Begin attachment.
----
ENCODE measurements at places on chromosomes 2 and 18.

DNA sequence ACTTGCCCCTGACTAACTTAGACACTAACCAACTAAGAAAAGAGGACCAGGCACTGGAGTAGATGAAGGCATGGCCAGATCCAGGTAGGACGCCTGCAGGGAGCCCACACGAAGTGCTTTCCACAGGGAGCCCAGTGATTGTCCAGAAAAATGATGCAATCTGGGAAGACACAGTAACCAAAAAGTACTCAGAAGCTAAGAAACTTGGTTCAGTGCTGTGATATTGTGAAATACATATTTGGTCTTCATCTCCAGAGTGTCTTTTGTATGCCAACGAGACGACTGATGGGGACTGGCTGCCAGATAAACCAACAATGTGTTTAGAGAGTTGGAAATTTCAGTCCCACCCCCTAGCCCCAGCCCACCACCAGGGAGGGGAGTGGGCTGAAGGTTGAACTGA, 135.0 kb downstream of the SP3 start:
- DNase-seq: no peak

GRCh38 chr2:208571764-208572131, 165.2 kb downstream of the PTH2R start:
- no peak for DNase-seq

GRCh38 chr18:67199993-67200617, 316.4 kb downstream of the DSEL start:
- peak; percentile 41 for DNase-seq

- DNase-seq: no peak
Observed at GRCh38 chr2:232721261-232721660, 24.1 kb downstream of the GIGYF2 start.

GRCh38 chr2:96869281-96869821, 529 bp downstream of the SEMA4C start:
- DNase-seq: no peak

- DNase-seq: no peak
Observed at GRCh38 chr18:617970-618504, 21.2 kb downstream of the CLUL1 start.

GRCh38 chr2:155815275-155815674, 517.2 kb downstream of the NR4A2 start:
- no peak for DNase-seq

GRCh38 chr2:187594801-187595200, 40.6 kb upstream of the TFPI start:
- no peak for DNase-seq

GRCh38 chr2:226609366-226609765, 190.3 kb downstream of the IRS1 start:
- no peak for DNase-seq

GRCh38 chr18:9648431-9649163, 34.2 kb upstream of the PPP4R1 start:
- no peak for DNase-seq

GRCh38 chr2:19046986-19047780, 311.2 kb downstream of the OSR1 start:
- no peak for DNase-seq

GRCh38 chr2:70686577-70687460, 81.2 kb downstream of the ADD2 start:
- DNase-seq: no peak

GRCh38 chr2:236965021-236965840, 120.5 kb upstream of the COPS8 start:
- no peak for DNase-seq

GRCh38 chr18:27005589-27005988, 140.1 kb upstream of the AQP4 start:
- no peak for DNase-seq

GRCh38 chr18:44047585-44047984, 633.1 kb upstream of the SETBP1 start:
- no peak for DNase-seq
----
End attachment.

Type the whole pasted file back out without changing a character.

ENCODE measurements at places on chromosomes 2 and 18.

DNA sequence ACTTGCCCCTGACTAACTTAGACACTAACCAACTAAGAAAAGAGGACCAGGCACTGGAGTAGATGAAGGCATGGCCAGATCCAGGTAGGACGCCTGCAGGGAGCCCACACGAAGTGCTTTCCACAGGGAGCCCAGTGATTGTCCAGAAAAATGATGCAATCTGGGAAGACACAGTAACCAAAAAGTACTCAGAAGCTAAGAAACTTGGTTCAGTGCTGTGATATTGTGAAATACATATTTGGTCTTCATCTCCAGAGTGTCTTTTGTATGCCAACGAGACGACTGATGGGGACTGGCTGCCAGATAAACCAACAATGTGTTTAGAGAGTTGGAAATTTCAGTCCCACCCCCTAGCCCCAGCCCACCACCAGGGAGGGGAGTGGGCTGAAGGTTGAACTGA, 135.0 kb downstream of the SP3 start:
- DNase-seq: no peak

GRCh38 chr2:208571764-208572131, 165.2 kb downstream of the PTH2R start:
- no peak for DNase-seq

GRCh38 chr18:67199993-67200617, 316.4 kb downstream of the DSEL start:
- peak; percentile 41 for DNase-seq

- DNase-seq: no peak
Observed at GRCh38 chr2:232721261-232721660, 24.1 kb downstream of the GIGYF2 start.

GRCh38 chr2:96869281-96869821, 529 bp downstream of the SEMA4C start:
- DNase-seq: no peak

- DNase-seq: no peak
Observed at GRCh38 chr18:617970-618504, 21.2 kb downstream of the CLUL1 start.

GRCh38 chr2:155815275-155815674, 517.2 kb downstream of the NR4A2 start:
- no peak for DNase-seq

GRCh38 chr2:187594801-187595200, 40.6 kb upstream of the TFPI start:
- no peak for DNase-seq

GRCh38 chr2:226609366-226609765, 190.3 kb downstream of the IRS1 start:
- no peak for DNase-seq

GRCh38 chr18:9648431-9649163, 34.2 kb upstream of the PPP4R1 start:
- no peak for DNase-seq

GRCh38 chr2:19046986-19047780, 311.2 kb downstream of the OSR1 start:
- no peak for DNase-seq

GRCh38 chr2:70686577-70687460, 81.2 kb downstream of the ADD2 start:
- DNase-seq: no peak

GRCh38 chr2:236965021-236965840, 120.5 kb upstream of the COPS8 start:
- no peak for DNase-seq

GRCh38 chr18:27005589-27005988, 140.1 kb upstream of the AQP4 start:
- no peak for DNase-seq

GRCh38 chr18:44047585-44047984, 633.1 kb upstream of the SETBP1 start:
- no peak for DNase-seq